Launched in April by Metro Mayor Steve Rotheram, the fund was designed to help small businesses in the Merseyside music sector through the coronavirus crisis. Tony McDonough reports
A £150,000 Music Fund has thrown a lifeline to more 50 businesses across the Liverpool city region.
Launched in April by Metro Mayor Steve Rotheram, the fund was designed to help small firms through the coronavirus crisis. Businesses including venues, studios and promoters have all taken advantage of the cash pot.
Many were at risk and not covered or eligible for national government support, to help them through the pandemic. It was administered by a panel from the membership of the Liverpool City Region Music Board, formed in 2018 as an independent, sector-led board.
The fund was launched at the same time as the £250,000 Film and TV Development Fund which is investing in the development of content across all feature film and TV genres. This remains open until September 30, 2020.
Applications were received from a range of music industry businesses including event and tour management services, studios and music venues, with grants made ranging from £500 to £5,000.
The funds were originally earmarked for projects taking place later in the year but were brought forward by the Combined Authority, in response to the struggles facing many music businesses during the Coronavirus pandemic.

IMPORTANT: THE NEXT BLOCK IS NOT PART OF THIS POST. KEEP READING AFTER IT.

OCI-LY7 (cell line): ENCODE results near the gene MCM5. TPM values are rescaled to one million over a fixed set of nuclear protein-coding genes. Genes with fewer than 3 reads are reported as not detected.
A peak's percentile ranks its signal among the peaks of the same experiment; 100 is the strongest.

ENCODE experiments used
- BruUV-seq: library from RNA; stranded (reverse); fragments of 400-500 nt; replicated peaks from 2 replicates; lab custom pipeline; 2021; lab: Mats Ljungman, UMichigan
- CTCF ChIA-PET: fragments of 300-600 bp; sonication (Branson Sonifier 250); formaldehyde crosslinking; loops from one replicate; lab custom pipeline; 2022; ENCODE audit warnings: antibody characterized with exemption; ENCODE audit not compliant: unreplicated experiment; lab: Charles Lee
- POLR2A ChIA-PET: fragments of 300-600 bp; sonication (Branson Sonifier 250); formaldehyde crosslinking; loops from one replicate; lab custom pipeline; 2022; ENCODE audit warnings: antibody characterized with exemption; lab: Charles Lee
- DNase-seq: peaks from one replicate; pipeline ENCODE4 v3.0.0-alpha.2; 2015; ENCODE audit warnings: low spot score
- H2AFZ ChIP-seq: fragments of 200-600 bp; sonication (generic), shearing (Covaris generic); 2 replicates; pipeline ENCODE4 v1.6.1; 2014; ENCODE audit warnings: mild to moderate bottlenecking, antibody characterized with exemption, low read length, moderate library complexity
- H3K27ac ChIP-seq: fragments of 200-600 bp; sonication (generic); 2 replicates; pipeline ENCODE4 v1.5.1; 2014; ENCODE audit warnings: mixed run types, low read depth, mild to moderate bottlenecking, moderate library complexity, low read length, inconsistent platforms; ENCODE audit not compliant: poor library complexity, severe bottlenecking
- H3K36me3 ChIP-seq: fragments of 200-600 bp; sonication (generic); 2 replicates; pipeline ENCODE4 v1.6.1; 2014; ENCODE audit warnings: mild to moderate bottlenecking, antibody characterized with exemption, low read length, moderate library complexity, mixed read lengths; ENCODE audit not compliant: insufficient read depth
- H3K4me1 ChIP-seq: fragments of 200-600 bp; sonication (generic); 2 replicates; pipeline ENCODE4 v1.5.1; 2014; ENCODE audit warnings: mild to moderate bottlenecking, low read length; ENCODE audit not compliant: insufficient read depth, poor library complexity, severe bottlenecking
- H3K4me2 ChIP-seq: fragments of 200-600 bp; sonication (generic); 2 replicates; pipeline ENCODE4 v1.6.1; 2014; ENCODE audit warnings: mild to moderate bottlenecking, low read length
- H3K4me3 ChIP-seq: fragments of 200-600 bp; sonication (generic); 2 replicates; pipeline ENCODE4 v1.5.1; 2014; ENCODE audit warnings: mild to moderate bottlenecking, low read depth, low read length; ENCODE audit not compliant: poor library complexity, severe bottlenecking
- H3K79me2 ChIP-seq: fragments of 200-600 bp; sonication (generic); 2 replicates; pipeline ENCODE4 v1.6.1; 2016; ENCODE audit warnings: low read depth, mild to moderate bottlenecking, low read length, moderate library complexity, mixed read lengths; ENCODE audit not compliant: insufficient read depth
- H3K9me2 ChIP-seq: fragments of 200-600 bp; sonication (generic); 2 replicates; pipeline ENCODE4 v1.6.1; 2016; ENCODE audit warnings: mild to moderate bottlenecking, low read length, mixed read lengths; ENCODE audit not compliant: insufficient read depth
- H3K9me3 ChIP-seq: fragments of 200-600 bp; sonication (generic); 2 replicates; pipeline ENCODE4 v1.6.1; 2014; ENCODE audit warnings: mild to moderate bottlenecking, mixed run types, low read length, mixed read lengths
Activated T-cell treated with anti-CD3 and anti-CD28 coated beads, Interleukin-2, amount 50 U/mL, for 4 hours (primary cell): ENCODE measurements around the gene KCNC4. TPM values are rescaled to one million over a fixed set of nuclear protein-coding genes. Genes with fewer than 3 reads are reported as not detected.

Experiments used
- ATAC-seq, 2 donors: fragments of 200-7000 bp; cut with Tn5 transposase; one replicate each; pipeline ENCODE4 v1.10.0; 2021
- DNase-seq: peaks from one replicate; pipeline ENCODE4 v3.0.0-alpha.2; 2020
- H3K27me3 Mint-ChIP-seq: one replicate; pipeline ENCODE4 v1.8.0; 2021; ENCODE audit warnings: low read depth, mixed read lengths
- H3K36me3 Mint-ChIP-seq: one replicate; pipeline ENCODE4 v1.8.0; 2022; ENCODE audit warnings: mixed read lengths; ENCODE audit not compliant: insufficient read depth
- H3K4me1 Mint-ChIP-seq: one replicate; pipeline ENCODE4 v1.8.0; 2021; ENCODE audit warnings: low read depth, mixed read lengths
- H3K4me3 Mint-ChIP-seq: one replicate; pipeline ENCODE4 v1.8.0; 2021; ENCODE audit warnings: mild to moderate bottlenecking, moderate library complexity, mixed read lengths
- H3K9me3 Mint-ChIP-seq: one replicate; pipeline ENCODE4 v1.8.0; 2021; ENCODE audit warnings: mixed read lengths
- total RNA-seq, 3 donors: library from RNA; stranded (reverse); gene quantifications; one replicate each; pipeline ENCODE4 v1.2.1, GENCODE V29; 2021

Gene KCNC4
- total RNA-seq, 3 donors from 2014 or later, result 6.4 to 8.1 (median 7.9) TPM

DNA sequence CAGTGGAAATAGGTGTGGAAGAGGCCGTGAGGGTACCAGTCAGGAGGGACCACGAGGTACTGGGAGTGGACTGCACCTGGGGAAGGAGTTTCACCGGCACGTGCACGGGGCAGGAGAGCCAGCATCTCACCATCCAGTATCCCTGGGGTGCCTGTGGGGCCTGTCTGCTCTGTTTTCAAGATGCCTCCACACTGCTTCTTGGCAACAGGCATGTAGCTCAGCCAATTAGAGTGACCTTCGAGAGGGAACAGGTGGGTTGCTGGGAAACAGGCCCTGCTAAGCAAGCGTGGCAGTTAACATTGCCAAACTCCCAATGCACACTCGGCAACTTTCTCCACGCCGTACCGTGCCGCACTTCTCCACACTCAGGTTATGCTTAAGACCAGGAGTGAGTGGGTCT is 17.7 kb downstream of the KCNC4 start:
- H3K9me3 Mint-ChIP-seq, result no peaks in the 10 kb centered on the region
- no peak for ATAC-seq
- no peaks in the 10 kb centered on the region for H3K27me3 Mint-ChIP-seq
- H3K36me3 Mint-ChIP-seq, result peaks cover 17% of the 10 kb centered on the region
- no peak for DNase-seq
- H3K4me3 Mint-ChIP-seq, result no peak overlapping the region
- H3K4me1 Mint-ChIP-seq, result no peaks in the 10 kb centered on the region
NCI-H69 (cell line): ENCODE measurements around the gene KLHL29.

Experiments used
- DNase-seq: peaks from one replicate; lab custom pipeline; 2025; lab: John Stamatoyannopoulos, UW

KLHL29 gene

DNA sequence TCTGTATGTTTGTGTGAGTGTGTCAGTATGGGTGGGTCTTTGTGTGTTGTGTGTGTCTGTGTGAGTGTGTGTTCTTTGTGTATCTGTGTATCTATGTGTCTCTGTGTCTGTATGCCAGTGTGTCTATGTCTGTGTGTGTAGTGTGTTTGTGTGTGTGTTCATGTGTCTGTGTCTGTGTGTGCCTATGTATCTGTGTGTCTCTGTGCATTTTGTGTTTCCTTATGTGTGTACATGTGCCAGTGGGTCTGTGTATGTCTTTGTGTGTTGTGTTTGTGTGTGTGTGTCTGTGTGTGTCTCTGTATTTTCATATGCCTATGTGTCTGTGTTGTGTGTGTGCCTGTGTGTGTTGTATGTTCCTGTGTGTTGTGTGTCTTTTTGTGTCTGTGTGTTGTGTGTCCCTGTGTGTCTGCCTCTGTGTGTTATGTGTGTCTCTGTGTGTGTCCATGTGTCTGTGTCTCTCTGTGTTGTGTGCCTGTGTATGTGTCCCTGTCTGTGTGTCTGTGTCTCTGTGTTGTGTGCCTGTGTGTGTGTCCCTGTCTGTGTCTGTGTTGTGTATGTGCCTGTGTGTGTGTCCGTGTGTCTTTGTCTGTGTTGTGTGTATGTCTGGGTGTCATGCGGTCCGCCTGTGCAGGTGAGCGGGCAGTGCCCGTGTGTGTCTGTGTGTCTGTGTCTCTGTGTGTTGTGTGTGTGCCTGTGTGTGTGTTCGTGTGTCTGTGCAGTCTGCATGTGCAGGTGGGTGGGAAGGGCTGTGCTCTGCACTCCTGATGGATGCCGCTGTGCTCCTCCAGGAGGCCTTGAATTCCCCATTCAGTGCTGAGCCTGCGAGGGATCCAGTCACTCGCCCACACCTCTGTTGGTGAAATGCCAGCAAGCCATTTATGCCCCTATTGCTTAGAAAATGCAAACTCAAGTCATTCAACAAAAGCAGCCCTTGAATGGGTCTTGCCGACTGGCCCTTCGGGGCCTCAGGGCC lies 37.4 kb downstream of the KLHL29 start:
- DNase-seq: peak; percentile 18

Mr Rotheram said: “Creativity is in our collective DNA and our music, film and TV industries are huge assets to the city region, contributing £228m to our economy every year and providing 5,000 jobs.
“The scale of the challenge facing the creative sector generally is huge and will need serious investment from central government. We have done all we could with this fund but I’m conscious that no city region alone can provide support on the scale that is necessary.
“That said, we know from the feedback we’ve received that this funding is making a real difference to those companies it has supported.”
Deputy chair of the Liverpool City Region Music Board and managing director of Sound City, Becky Ayres added: “As a UNESCO City of Music, and with its unparalleled history, Liverpool as a city region is globally significant. We also have the evidence to prove the economic importance of the music sector to the local economy.
“The overarching purpose of this fund is to ensure that the sector is a position to bounce back and continue the growth trajectory we were on once we are out of the current situation.”